I have a project in mind with Arduino but I wanted to use a battery to power all of it. I have to power a Wi-Fi module and a small servo/stepper for a short period of time, maybe a RTC circuit and a few leds/buttons.
It's something that I will use extensively, so changing battery everytime would be expensive and boring. For those reasons I want to implement a charging solution for my device.
To power it, I've discovered this 9V Li-ion battery (http://anrieff.net/batterytest/details/others/e3-LiIon-9V-en.html), which seems great. The writer claims:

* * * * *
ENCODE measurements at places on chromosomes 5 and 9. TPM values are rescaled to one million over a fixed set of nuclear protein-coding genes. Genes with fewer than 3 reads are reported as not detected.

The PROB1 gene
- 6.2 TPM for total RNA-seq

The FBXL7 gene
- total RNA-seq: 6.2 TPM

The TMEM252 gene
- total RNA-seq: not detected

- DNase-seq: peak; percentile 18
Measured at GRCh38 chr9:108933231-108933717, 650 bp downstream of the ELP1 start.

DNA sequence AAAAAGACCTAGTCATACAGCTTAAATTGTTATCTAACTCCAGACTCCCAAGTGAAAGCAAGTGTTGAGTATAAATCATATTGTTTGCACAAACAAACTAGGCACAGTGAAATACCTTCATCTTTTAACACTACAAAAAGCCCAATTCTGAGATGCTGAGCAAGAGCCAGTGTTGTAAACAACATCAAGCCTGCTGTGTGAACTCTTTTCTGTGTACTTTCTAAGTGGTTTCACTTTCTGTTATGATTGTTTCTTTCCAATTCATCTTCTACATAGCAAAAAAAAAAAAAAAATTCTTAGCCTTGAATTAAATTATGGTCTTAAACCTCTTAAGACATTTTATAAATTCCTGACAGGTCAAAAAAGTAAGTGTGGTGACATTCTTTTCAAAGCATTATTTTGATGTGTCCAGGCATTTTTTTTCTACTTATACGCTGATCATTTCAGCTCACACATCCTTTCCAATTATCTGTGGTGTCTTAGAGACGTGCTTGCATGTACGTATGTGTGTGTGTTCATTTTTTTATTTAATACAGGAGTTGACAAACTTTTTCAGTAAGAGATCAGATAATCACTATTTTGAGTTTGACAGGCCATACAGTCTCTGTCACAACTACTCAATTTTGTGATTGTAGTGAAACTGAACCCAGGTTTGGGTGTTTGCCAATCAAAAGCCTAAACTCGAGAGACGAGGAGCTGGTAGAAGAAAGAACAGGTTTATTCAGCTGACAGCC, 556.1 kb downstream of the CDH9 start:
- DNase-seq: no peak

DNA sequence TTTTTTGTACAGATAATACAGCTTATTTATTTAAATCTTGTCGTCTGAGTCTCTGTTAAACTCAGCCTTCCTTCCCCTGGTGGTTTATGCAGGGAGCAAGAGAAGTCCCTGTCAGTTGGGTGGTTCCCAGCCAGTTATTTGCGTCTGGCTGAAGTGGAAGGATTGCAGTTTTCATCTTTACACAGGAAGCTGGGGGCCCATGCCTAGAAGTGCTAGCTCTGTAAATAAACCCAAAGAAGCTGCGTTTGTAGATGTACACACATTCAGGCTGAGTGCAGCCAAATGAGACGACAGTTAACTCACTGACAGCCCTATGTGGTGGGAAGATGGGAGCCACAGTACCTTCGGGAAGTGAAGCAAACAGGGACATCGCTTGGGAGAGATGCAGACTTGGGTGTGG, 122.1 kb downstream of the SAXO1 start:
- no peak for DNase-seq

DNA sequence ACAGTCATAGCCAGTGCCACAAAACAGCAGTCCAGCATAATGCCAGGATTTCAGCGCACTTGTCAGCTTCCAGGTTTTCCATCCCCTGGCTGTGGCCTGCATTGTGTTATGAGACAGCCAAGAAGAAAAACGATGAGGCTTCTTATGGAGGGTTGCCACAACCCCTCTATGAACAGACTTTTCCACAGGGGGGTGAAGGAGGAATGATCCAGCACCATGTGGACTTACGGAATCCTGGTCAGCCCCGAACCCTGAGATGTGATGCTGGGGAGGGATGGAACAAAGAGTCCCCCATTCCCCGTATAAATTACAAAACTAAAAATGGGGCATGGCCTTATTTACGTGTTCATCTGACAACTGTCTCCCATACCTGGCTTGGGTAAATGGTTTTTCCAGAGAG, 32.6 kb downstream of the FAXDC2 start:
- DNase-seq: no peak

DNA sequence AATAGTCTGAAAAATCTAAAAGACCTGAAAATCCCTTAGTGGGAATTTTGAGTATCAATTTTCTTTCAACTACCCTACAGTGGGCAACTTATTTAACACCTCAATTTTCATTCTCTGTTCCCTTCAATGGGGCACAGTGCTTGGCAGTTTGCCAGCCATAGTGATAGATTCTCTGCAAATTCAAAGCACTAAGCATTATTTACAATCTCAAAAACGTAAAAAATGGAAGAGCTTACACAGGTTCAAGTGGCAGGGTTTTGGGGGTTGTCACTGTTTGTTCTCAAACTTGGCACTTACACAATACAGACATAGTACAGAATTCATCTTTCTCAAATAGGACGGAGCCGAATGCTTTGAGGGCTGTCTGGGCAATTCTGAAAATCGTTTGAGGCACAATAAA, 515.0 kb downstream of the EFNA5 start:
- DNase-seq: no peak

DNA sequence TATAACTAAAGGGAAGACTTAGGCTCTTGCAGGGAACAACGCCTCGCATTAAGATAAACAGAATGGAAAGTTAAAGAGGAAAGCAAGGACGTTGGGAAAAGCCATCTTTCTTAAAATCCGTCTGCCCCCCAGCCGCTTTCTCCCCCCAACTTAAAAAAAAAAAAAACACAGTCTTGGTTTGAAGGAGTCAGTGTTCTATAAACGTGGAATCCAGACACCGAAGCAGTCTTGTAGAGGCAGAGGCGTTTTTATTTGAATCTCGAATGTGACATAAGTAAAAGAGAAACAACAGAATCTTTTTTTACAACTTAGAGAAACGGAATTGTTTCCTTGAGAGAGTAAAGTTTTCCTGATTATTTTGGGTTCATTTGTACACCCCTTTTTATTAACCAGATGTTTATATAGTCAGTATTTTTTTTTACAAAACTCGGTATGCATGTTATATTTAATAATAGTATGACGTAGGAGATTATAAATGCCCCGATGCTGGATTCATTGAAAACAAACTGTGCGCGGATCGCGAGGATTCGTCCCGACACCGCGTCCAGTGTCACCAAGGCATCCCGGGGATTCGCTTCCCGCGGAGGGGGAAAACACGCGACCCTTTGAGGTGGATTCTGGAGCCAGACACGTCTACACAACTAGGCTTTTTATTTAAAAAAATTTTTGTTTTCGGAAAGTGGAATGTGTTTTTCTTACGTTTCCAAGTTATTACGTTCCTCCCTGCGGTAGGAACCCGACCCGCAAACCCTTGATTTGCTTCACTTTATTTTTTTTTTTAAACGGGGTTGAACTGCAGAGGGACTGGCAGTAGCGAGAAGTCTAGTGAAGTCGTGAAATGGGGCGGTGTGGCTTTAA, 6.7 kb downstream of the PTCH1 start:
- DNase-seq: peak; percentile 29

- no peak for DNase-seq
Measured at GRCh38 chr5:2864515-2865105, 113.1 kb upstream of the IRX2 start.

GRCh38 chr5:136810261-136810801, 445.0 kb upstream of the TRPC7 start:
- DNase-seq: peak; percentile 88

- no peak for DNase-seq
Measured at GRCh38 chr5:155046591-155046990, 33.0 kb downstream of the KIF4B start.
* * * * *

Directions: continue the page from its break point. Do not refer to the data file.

Protection circuit: This battery is not a "pure" 2-cell one; it has a protection circuit. It switches off the battery out of the way when the internal voltage drops below about 6.1V. There's an upper limit as well (or so they claim), but I haven't tested it, it should be around 8.5V.
Li-ion are charged at 8.4V (2 × 4.2V).
So, if I understand well, I need to charge it at 8.4V. My questions are:
- I have one of those multi-voltage power supply, which can power 5V or 9V. Can I use a step-down circuit to transform 9V to 8.4V? Charging it with 5V will extend the charging time but charge it in the end?
- 1A (max) power supply will work well?
- Do I need extra special measures, like some protection circuit I'm unaware of?.
- How do I know when to stop charging?